As Manchester City manager Mark Hughes prepares to face Roman Abramovich's Chelsea, the other mega-spenders of recent seasons, he believes his side has more in common with the Chelsea team he joined in 1995.
City's vast £200million outlay on new players during the last three transfer windows has been likened to the Abramovich revolution at Stamford Bridge, but Hughes has played down the high expectations on his side in media circles, saying his current mission is more like the one he faced as a player when Chelsea were hunting trophies for the first time in decades.
The successful time Hughes enjoyed at Chelsea, when they scooped the FA Cup, League Cup and European Cup Winners' Cup, set the platform for the Premier League conquering era of Abramovich and Jose Mourinho in the early 2000s. City is now looking to lay similar foundations.
"When I went there in 1995 they hadn't won a trophy in 20-odd years. But I signed on the same day as Ruud Gullit, so it was obvious things were changing. In the three years I was there we won three major trophies. But that was 15 years ago. That is the amount of time they have had to build, even without the huge amount of money they have had recently.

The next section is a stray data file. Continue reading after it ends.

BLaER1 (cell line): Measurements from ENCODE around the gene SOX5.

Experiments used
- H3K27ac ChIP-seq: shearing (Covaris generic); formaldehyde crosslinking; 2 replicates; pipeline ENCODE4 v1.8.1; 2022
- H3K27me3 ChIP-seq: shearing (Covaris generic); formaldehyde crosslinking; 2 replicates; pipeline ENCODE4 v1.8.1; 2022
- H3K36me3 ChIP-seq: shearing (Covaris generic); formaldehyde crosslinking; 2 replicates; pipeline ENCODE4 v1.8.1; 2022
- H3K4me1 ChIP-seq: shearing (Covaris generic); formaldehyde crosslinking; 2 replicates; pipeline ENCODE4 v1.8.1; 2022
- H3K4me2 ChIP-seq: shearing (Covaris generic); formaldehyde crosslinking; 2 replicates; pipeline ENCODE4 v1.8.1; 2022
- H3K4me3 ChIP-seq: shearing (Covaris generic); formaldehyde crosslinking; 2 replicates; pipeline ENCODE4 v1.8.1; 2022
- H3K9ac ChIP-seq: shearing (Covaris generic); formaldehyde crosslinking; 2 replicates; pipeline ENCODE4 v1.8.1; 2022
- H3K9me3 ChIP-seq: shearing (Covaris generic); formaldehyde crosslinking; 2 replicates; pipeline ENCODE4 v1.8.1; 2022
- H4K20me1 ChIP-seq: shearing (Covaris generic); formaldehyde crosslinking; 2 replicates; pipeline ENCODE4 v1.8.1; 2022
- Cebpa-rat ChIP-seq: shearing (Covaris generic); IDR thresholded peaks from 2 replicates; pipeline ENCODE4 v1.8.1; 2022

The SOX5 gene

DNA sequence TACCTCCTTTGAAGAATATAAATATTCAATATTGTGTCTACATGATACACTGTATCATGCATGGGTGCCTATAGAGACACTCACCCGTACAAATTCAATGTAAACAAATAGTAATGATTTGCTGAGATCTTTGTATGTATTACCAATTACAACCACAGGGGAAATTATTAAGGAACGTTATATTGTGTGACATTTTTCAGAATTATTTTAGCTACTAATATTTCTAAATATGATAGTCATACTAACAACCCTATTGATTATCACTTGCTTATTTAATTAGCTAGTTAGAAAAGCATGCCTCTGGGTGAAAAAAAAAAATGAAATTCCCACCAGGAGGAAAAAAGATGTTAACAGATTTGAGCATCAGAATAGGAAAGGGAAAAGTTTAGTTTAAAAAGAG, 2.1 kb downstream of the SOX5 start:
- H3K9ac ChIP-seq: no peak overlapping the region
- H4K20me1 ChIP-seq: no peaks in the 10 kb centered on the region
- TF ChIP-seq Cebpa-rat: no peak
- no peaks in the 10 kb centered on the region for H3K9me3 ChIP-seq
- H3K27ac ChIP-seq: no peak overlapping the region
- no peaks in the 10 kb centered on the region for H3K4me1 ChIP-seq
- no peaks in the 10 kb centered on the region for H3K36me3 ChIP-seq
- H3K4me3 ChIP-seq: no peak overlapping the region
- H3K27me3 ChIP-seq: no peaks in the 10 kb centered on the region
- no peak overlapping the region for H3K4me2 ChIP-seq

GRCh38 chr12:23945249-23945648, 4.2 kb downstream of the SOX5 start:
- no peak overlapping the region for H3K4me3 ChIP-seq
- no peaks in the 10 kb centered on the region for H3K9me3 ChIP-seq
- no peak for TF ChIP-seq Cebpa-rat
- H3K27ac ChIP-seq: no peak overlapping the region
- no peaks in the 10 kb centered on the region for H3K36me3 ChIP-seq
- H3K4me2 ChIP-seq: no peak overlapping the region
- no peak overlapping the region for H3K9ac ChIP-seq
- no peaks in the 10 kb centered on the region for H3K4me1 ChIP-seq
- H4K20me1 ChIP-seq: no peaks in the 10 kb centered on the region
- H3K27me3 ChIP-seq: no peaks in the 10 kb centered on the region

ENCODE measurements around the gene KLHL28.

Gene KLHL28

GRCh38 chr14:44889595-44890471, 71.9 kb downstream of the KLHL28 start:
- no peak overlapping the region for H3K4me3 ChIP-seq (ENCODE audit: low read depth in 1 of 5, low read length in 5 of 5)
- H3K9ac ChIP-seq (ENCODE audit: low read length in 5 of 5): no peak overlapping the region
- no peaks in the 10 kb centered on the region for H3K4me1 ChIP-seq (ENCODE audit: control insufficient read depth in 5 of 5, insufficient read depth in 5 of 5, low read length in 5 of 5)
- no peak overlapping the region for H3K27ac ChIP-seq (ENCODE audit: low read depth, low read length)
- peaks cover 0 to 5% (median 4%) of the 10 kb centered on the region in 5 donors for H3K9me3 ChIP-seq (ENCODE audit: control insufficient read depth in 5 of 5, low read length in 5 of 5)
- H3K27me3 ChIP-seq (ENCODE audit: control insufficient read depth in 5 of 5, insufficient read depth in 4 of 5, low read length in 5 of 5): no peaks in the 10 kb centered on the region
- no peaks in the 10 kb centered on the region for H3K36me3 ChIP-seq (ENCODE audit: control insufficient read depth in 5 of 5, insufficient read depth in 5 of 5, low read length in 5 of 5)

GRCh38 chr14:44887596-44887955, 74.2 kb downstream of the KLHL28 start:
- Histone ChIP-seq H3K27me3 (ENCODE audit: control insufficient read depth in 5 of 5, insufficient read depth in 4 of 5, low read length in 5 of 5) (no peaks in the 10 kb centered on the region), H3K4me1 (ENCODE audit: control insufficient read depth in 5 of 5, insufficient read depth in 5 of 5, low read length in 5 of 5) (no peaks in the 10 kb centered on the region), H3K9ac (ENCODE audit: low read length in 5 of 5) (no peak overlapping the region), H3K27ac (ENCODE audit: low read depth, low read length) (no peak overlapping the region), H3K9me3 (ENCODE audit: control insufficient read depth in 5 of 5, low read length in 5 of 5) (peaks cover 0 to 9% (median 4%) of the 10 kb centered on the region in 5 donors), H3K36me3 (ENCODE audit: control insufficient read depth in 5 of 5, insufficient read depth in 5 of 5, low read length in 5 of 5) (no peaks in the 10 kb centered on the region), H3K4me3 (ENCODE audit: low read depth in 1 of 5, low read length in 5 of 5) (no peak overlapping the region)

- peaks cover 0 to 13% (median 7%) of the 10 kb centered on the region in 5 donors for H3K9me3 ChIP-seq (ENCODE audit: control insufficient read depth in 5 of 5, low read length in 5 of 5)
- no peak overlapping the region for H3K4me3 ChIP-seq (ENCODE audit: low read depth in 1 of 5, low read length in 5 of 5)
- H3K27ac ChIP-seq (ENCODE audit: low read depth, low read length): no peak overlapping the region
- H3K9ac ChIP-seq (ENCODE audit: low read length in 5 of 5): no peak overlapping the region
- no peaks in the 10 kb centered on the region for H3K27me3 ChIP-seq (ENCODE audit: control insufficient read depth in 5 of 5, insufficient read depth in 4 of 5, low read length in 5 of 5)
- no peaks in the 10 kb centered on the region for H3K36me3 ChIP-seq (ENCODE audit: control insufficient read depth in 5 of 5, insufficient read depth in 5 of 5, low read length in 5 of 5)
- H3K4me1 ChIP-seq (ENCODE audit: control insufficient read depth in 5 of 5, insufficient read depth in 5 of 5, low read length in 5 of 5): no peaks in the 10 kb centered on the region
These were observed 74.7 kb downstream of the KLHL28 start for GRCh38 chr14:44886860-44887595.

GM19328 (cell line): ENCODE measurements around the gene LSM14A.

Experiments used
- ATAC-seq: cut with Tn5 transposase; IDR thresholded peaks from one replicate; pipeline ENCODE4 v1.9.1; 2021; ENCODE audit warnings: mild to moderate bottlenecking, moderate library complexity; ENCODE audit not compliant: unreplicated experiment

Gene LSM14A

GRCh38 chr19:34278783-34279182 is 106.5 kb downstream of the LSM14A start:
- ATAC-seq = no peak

"They have had the money, and a winning team as well, so when the comparison is made, it's a little unfair on us. We are just trying to get to a level where we are going to compete on a regular basis.''
In reaching the Carling Cup semi-finals - where they will meet Manchester United - City have created an opportunity to win their first trophy since 1976. And, while a run of seven successive Premier League draws has deflated some of that early season optimism, the Blues' results against the 'big four' does create a sense of optimism for Saturday's visit of Carlo Ancelotti's men.
Yet even if the Blues fail to arrest a run of eight straight defeats to Chelsea, Hughes is convinced the trend this term has been forwards.
"We have taken a big step this season, although there some frustration at results because we are judged by the amount of money we spent last summer,'' Hughes said. "But that was unprecedented and won't happen again. In the following windows you will see good players come to the club, but not at the level you have seen this summer.''